Ayurvedic practitioners have stated there are many ashwagandha benefits when used as a medicinal aid. This striking red fruit from a little green shrub has caught the attention of modern scientists as well. Like many ayurvedic herbs and medicinal plants, ashwagandhaâs reputation grew over centuries as healers and teachers observed its apparent effects in the bodies and minds of patients.
While we canât know from tradition alone what ashwagandha may or may not do within the body, the tools of modern science enable us to extend our senses to observe these effects. In many cases, potential ashwagandha benefits seem to match those recorded in ancient Ayurvedic traditions.
What is Ashwagandha?
Before we start examining potential ashwagandha benefits, letâs first look at what this plant is and where it grows. Ashwagandha, or Indian ginseng as it is often called, is a member of the nightshade family. Well known nightshades include tomatoes, okra, and eggplant. The ashwagandha berry is not as prominent as the fruits of its plant cousins, but it is no less useful, just not as a culinary fruit.
It grows wild India but has also been cultivated by farmers as it spread through large swaths of Asia. In the medical traditions of these areas, ashwagandha was often useful. Beyond the medical benefits we will discuss in the next section, the leaves were often dried and powdered, then applied to cuts and wounds where they appeared to promote healing. Interestingly, chemical action within the berries also made them useful in cheesemaking, where they replace the animal product rennet to catalyze the curdling of milk into cheese. It is still used in some vegetarian cheesemaking traditions today.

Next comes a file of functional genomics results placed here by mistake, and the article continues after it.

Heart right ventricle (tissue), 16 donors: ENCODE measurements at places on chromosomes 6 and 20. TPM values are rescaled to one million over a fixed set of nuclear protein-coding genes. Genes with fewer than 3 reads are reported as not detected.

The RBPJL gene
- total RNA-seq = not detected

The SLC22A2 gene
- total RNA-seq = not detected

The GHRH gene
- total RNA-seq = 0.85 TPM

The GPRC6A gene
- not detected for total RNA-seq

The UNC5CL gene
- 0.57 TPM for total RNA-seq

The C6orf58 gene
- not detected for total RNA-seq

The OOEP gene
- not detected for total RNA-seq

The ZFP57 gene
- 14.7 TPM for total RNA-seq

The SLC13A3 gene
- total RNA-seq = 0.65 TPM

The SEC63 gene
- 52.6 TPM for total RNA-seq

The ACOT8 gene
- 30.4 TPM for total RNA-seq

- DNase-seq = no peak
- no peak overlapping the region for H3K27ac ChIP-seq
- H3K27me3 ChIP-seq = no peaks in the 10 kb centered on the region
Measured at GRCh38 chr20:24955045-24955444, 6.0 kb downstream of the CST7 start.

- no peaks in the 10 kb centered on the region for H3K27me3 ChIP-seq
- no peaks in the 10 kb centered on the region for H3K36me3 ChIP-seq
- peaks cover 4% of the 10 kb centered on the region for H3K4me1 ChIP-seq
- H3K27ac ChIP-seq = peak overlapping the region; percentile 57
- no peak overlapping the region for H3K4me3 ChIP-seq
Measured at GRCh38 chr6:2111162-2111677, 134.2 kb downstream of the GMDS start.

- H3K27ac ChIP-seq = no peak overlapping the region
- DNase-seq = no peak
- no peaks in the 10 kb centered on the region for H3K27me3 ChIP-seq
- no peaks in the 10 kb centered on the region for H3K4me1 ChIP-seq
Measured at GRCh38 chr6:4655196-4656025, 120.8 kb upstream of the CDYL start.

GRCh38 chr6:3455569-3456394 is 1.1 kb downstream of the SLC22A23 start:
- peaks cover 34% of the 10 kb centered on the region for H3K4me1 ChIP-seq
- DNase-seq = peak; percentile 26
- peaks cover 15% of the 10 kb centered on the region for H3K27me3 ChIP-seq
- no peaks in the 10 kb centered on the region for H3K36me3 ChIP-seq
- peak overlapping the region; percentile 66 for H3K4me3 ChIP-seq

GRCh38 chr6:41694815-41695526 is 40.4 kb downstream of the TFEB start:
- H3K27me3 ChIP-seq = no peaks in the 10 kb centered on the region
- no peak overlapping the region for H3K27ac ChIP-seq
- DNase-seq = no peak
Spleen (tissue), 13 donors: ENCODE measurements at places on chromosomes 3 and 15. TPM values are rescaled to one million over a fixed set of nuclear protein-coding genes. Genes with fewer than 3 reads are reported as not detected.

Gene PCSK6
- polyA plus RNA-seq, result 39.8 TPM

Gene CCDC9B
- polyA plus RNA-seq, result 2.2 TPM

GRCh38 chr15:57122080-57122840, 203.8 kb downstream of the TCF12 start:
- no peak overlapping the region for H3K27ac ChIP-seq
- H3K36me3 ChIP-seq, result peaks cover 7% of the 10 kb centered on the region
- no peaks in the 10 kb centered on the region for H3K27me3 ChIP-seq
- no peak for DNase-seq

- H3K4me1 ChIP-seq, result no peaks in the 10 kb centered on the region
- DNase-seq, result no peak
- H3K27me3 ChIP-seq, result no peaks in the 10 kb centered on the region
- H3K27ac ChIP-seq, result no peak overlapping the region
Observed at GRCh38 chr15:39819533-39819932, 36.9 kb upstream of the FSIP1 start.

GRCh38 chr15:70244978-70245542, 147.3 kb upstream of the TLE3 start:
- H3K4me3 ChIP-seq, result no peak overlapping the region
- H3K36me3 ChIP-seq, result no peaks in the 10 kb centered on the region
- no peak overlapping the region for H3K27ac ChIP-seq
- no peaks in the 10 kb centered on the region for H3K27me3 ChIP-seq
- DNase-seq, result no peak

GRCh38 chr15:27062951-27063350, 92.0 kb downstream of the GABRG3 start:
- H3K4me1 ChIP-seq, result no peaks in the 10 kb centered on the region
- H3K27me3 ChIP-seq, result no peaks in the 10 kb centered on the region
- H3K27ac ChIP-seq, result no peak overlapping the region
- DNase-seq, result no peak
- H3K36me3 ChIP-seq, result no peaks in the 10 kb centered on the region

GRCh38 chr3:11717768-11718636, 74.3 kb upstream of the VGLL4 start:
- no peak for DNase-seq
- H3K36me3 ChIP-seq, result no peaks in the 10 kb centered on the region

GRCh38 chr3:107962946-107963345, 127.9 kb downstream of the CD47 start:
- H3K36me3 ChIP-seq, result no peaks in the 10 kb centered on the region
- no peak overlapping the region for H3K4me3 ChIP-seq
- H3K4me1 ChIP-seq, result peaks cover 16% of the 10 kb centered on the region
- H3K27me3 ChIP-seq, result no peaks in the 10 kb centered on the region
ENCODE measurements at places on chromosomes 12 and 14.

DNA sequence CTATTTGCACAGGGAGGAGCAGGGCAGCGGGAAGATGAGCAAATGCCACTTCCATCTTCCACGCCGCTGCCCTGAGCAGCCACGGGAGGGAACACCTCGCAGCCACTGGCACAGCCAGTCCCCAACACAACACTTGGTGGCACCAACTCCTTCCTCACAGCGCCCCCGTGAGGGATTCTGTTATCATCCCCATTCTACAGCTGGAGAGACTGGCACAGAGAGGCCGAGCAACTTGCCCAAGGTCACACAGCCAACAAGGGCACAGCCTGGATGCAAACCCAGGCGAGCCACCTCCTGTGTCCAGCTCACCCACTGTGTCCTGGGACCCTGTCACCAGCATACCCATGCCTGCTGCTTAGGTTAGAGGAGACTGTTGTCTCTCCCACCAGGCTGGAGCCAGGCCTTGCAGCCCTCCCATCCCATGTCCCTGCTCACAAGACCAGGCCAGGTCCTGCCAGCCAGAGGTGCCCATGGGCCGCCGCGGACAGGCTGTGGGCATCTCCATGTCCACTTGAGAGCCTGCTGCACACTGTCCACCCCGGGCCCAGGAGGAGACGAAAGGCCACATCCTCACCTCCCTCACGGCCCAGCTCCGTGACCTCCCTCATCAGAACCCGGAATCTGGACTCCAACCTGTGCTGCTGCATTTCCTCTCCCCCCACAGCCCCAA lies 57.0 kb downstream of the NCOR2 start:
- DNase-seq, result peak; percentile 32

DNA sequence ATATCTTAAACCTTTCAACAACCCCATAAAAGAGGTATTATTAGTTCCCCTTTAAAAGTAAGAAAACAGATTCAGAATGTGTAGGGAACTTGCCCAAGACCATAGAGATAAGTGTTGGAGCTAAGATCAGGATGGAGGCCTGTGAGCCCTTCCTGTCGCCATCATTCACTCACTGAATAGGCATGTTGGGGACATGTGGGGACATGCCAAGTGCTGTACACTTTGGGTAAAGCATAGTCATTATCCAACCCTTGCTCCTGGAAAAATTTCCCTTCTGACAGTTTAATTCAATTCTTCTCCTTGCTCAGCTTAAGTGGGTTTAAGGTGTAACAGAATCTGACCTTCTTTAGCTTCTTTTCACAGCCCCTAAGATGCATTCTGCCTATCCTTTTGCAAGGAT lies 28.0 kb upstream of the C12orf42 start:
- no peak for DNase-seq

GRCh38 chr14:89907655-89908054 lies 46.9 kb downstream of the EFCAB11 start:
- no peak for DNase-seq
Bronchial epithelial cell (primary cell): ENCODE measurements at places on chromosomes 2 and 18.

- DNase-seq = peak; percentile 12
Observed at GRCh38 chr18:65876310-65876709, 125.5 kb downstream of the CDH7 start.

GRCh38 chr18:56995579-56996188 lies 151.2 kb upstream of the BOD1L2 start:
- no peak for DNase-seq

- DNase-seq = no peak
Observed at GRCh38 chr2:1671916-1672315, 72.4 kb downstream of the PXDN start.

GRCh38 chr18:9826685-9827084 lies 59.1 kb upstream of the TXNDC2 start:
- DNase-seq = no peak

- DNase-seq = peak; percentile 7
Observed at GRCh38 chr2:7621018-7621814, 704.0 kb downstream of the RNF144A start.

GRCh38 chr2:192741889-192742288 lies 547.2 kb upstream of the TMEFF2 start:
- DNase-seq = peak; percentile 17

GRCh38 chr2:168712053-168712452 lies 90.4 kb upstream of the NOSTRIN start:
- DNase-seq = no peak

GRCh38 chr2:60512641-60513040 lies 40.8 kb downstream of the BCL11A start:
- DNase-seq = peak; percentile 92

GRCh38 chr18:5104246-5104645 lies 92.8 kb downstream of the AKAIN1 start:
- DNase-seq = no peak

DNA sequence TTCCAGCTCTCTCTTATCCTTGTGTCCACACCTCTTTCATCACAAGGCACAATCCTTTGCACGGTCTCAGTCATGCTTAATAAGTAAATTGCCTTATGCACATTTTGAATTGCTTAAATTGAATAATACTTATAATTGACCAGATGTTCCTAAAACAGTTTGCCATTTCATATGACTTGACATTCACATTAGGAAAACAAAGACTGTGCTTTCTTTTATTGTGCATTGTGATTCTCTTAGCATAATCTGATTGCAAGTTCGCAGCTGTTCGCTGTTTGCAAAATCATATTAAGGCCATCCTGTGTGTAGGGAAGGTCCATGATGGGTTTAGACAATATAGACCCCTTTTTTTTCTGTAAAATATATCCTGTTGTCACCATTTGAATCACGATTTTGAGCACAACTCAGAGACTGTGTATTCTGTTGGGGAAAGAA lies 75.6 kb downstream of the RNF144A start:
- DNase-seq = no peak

Ashwagandha in Medicine
Traditionally, Ashwagandha was used as a general tonic to promote health and well-being. It was thought to attenuate sensations of pain. It was also included in medical food preparations with other tonic plants to create general health aids for a variety of purposes.
People who used ashwagandha in modern times still felt that the fruit worked for them to promote wellbeing, so it drew the attention of Western science which continues to study ashwagandha to this day. The fruit has been heavily evaluated for positive effects in mice and rats. But unlike many other traditional medical herbs, ashwagandha has also been formally tested on humans.
Nervous System Health
In human studies, we understand that ashwagandha acts on the nerves in ways that are measurable and consistent from study to study. The fruit in traditional preparations appears to have a positive impact on memory in children and adults, and appears to offer promise in a variety of neurodegenerative conditions. It has even been suggested to influence nerve cell development in a way that may be of interest to our readers.
Furthermore, ashwagandha has been found to affect energy and metabolism, which is good news for sufferers of common age-associated pain difficulties. Chemicals isolated from the fruit have even been shown to modulate the irregular growth patterns of cells outside of the body in laboratory settings. With further study, similar effects could be discovered in living subjects, but these have not yet been formally observed.
Many people take ashwagandha because the impact it may have on stress. Ashwagandha contains chemicals called âadaptogens,â which work on the glands in the body which produce hormones related to stress. Because this is a traditional use of ashwagandha, this is a potential use to explore for scientists and everyday people alike.
Even though we donât know everything about ashwagandha, what it does in the body, and how these possible effects are accomplished, it has remained a popular medicinal plant among millions for over several thousand years. Experience ashwagandha and see if it helps you reach your health and wellness goals.